Concrete Degreaser

Degreasers are cleaners made for the specific purpose of removing oil, grease, and other water-insoluble chemicals from hard, porous surfaces. They work by penetrating deep into concrete, breaking down the water-insoluble particles, and drawing them up toward the floor’s surface for easier removal.

Removing garage oil stains with a concrete degreaser begins with wetting the stain with water. Ideally, use hot water. Hot water will activate the degreaser better than cold water.

Next, mix the degreasing solution according to the manufacturer’s instructions. Create the strongest solution possible. Pour the solution directly onto the dried-on oil stain, allowing it to sink in for several minutes.

Then, use a hard-bristled brush to scrub the stain. This will push the degreaser further into the concrete so it can target the deepest layers of oil. After scrubbing, wait at least five more minutes.

Once the five minutes are up, rinse the stain with cold water. Mild to moderate stains should be fully gone at this point. If the stain is more severe, wait until the area dries and repeat this process until you eliminate it.


Bioremediation is one of the most powerful methods for addressing old oil stains. This is the process of introducing oil-eating microorganisms and allowing them to naturally break down the oil stain. It is popularly used to clean up oil spills and other pollutants after environmental disasters.

There are tons of benefits to using oil bioremediation. It is eco-friendly, chemical-free, and easy to use. Plus, this is one of the most effective ways to clean up old, dried-on concrete oil stains.

Of course, all these advantages do not come without one significant drawback. Bioremediation is a time-consuming process. Most products require a week or more to work, and tougher stains may need multiple applications.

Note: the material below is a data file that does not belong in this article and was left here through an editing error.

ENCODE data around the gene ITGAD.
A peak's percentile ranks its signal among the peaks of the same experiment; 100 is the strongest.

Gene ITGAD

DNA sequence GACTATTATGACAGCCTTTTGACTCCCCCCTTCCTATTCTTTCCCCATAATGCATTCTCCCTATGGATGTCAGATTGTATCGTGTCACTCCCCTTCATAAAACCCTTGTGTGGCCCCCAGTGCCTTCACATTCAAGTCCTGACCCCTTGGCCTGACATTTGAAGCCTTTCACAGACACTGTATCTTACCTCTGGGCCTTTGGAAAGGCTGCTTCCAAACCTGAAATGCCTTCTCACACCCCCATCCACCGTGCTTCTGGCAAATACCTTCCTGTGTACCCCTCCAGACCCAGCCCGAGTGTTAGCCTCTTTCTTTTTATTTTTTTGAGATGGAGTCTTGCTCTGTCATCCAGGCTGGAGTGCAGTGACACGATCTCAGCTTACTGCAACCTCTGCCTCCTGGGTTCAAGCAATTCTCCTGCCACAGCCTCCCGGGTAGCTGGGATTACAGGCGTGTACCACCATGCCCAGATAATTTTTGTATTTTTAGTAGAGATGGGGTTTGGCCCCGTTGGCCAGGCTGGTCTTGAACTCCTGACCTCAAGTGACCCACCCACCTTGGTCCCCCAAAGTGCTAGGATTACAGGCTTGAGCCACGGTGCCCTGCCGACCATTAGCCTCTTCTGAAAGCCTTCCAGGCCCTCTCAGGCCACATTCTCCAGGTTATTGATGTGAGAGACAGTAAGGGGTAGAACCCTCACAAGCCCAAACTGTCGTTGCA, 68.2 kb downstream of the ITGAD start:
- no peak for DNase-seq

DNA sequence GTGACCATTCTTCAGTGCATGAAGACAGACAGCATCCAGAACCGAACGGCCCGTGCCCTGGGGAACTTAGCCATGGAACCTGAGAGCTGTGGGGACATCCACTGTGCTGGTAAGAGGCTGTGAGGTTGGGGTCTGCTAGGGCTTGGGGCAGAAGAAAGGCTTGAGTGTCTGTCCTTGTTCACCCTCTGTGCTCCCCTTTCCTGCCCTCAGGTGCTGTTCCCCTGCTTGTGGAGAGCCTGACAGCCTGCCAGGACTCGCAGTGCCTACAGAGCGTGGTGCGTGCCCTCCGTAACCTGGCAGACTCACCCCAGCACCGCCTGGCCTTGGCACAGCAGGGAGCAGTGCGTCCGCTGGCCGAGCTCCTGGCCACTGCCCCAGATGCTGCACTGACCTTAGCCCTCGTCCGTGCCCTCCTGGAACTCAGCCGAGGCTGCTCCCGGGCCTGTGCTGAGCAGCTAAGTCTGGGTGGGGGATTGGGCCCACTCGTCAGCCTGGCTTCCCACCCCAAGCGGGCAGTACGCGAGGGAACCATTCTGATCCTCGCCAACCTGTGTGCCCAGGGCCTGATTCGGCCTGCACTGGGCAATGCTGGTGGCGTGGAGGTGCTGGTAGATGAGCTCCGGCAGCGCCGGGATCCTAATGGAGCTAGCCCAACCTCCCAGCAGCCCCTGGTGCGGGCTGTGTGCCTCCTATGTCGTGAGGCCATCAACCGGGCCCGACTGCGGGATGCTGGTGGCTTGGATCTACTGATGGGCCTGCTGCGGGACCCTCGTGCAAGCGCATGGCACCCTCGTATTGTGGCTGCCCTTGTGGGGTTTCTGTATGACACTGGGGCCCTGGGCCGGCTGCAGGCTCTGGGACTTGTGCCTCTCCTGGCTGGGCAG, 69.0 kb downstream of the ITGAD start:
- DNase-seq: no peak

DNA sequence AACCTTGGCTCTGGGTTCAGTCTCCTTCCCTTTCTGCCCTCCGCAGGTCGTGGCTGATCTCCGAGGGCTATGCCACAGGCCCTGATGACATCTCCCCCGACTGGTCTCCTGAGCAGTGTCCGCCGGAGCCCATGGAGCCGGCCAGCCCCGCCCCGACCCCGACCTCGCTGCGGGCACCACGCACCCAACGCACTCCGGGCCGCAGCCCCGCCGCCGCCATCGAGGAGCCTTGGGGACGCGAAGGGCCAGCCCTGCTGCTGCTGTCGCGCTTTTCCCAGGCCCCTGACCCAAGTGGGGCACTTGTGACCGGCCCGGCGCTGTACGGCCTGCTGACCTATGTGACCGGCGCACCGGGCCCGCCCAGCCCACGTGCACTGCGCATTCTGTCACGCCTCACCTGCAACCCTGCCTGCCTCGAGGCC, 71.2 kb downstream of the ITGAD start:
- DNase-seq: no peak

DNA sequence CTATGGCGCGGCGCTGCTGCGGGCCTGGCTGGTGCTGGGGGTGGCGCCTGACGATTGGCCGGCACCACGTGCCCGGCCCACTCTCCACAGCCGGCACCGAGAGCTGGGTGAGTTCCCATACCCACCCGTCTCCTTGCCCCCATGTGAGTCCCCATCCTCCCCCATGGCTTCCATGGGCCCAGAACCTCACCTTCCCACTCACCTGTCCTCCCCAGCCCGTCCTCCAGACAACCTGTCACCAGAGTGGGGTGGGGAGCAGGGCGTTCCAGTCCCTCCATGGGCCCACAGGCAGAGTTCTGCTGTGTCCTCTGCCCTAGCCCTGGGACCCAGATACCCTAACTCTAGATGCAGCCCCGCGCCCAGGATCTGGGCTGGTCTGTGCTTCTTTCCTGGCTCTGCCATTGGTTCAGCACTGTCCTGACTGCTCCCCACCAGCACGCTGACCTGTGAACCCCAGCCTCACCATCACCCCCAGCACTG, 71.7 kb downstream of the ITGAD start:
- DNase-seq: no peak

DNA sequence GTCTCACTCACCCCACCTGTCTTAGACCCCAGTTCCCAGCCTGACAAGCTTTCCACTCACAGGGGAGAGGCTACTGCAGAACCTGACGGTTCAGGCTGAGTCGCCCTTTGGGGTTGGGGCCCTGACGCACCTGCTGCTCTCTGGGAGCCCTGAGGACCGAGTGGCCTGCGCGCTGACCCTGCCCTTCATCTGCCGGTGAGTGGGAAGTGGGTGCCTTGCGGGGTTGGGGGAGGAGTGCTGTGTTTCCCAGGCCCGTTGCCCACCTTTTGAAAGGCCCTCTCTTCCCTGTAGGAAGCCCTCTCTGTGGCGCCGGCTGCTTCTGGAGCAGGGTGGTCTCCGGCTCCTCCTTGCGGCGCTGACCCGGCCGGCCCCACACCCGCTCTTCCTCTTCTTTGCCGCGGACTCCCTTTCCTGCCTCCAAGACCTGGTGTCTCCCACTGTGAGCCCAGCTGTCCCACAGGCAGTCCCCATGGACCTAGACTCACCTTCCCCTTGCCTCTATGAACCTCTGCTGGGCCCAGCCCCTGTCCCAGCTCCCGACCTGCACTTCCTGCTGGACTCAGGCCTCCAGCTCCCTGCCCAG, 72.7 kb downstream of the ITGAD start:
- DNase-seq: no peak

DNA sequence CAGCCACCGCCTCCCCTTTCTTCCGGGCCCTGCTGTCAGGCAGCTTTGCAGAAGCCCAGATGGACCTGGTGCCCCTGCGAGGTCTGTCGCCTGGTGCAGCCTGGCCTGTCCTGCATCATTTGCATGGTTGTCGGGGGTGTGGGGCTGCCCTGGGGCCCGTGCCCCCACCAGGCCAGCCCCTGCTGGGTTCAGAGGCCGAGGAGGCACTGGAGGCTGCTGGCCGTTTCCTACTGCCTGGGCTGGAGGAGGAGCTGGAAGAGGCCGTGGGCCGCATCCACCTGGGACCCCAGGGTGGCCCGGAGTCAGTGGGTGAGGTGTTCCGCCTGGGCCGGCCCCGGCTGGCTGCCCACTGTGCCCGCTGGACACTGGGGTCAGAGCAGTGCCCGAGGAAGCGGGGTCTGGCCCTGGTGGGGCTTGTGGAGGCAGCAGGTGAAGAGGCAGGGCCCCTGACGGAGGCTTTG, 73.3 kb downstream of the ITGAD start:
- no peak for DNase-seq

Products like Terminator-HSD and Eximo utilize bioremediation. All that is required to clean oil stains with these products is to apply the dry powder to the stain and let it set according to the manufacturer’s instructions.

After one to two weeks, all you have to do is sweep away the product; no scrubbing is required! If some of the stain is still leftover, you can re-apply. Most products only require two applications to completely eat away old oil stains.

Oil Dissolving Solvents

So, what happens if a degreaser is not effective and you don’t have time to wait for bioremediation? In that case, oil solvents are probably your best bet. These chemicals include solvents like acetone and hexane, which are uniquely formulated to dissolve oil and other water-insoluble liquids.

One thing to keep in mind before using a solvent is that these products emit fumes that may be harmful to your health. Always wear a mask, eye protection, and gloves when working with oil-dissolving solvents.

Additionally, the fumes of certain solvents can be flammable. Ensure you turn off any heavy work lights or open flames before you start using this product. Improving ventilation is also helpful.